Dozens of highly trafficked gaming music videos were taken off YouTube earlier this week following copyright claims by Nintendo. An entire channel, BrawlBRSTMs3, was taken down by its owner who cited concerns over Nintendo’s new crackdown. While a lot of video game music has moved to Spotify, where it’s officially distributed by the game publishers that own it, there’s no easy replacement for the experience of listening to beloved soundtracks on YouTube.

One of the special things about listening to video game music on YouTube is users’ ability to upload customized tracks, specifically looped versions of tracks that extend the listening experience uninterrupted (with the exception of the occasional rogue YouTube ad). Most video game music is designed to be played in perpetuity. Who knows whether you’re going to finish the dungeon or beat the boss in a few minutes or a few hours. In arcades, the music loops until the lights shut off. Even at home, with endless distractions only a few swipes or clicks away, video games provide soundtracks for more than just what’s happening on screen. More than once I’ve let the Persona 5 song “Tokyo Daylight” loop for hours after I’ve fallen asleep on my couch.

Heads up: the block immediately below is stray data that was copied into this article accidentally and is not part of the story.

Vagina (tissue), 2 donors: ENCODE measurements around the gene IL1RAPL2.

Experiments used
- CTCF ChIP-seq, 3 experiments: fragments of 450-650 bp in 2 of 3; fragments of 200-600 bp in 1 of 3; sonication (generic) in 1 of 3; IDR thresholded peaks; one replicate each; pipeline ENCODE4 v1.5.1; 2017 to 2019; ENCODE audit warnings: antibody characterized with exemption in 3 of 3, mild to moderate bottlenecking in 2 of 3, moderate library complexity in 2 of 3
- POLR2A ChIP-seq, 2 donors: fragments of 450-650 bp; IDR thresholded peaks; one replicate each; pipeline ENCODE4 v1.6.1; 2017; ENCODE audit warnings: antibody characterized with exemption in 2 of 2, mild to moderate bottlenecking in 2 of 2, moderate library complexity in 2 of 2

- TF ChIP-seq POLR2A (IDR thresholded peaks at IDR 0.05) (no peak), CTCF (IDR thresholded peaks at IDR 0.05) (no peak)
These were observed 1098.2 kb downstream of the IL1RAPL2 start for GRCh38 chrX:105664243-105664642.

Game soundtracks on YouTube lend themselves well to late night study sessions, ambient background music for work, or in my case, falling asleep. But they’ve also become home to some of the loveliest gaming communities I’ve ever encountered. Far away from the snark on Twitter, the toxicity on Reddit, or the outrage across so much of the rest of gaming YouTube, soundtrack pages tend to be a place where you can fall in love with something all over again and share it with others simply by listening to a few tracks.